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Social Enterprise Policy Dialogue

April 30, 2015, 8:10 a.m.

The National Development Planning Commission (NDPC) in collaboration with the British Council, launched a research report on Social Enterprise landscape in Ghana at a policy dialogue on 23rd March, 2015 at La-Palm Royal Beach Hotel in Accra.

The research sought to address the existing and emerging developments in social enterprise with specific focus on the enabling environment for social enterprises, including legislation, policy and regulations. It also looked at the identities and profiles of the enterprises and entrepreneurs in Ghana, capacity- building initiatives, grassroots innovations and breakthroughs and awareness and visibility of social enterprise and the attitudes and perceptions of national and international influencers and other stakeholders, including the public.

Dr. Nii Moi Thompson, the Director General of NDPC who doubled as the chair for the dialogue in his statement, revealed that the social enterprise should not be seen as an ultimate solution to unemployment but a compliment and one of the several ways to help eradicate the problem.

He further disclosed that there is the need to change the measurement used in researching unemployment rates in Ghana, as citizens who petty trade or buy and sell are considered as being in gainful employment.

He said, research has shown that about 85% of Ghanaians work in the informal sector (petty trading/ buy and sell) to fend for themselves, mostly in bad conditions. This has attributed to the minimal rate of unemployment in Ghana. The Director General reiterated that Ghanaians petty trade because Ghana does not have systems where its unemployed citizens are paid benefits.

The Director General said the NDPC is working closely with the Presidency on the unemployment situation in the country. To that effect, a report has been submitted to parliament for discussions and the document has also been incorporated in the Ghana Shared Growth Development Agenda II (GSGDA II).

The British Council Director, Liliiana Biglou, OBE, who was also present at the occasion, disclosed that the research was conducted by Overseas Development Institute (ODI). She said her interest in the research heightened when she visited Kenya and found women living in slums and yet made use of scarce resources available to them and produced beads among other things.

She revealed that the British Council is keen on promoting an enabling environment that will allow social enterprises to thrive.

The Global Head of Programmes, British Council Social Enterprise, Tristan Ace, in his statement said that the challenge of social enterprises is wide spread and all stakeholders have a role to play. According to him, the social enterprises promotes jobs and eliminates poverty and crime. He revealed that Ghana is the first to have launched its Social Enterprise report in the Sub-Saharan Africa and added that the British Council is also a Social Enterprise entity.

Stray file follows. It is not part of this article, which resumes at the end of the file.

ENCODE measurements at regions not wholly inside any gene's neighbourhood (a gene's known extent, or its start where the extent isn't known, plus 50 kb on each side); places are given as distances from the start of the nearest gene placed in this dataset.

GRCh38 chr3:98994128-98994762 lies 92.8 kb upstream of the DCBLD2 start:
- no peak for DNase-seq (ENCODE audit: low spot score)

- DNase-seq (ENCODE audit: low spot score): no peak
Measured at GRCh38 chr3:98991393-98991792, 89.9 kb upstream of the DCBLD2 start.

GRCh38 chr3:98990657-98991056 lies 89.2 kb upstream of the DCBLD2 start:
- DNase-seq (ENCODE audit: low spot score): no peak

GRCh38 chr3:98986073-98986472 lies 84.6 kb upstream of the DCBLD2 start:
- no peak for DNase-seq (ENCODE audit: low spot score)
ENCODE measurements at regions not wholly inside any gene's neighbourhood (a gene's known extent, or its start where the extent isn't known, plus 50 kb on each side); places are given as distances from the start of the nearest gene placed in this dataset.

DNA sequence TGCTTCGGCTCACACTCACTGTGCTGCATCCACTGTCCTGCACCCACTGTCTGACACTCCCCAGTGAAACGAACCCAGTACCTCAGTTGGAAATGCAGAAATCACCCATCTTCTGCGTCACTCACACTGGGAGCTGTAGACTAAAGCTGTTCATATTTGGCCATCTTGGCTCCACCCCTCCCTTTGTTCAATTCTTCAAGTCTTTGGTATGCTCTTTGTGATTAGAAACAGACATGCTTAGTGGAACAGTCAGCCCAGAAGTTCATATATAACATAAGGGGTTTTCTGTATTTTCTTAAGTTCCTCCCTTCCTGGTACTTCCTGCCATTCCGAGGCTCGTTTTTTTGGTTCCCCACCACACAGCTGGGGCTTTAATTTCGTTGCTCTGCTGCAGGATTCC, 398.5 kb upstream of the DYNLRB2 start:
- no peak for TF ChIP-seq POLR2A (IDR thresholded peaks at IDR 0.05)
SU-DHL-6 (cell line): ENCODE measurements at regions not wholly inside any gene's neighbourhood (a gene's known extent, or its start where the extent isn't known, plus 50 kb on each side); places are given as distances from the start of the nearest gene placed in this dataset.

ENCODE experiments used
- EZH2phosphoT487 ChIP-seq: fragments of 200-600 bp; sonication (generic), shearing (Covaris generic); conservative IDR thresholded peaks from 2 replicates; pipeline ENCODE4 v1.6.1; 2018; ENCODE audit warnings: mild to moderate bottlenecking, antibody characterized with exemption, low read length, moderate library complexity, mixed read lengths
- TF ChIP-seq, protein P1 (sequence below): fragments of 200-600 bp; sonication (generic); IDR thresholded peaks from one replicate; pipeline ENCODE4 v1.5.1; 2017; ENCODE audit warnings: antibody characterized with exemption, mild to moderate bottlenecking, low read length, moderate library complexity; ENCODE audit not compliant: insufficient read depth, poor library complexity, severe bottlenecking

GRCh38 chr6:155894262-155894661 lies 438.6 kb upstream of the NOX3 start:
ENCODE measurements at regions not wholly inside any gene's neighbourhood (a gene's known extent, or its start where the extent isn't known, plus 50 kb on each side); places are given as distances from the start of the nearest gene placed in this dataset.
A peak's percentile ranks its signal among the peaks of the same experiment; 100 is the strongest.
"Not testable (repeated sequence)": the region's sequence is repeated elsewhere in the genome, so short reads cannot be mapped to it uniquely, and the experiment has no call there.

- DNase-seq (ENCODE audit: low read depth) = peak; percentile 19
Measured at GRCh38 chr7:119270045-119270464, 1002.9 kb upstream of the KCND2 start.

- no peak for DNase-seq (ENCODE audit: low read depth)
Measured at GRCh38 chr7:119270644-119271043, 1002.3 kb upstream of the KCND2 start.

The Minister for Trade and Industry (MOTI), Dr Ekwow Spio-Garbrah revealed in his keynote address that his ministry is very interested in the social enterprises because it's an avenue to create employment so as not to have unemployed graduates associations. He further stated that NGOs and Social Enterprises are very important because they create jobs as the public service is unable to employ due to obvious reasons.

Though the research did not capture interventions made by the MOTI with regards to social enterprise, the minister ceased the opportunity to talk about a few. He said the African Development Bank funded the Rural Entrepreneurship programmes which has created employment for rural folks.

The African Business Centre for Development Education (ABCDE) is another intervention which seeks to bridge the gap between academia, industries etc. The ABCDE takes back our professionals into the classrooms to impart on the field knowledge/practical knowledge to students for them to be abreast with latest trends so as to be professionally informed.

Dr Spio-Garbrah opined that the unemployed graduates is as a result of the structure of our academic curricular. He says it doesn't allow graduates to be innovative but rather prepare them for salaried jobs.

He however advised all present who are doing well in their respective fields of endeavour to go back to schools to impart practical professional knowledge to help students make informed decisions and be innovative.

Present at the policy dialogue were the Minister for Education, Professor Naana Jane Opoku Agyemang, the Head of EU Delegation, Ambassador William Hanna, Board Chair Social Enterprise UK, Claire Dove, OBE and University of Ghana Business School, Dr. Daniel Quaye.

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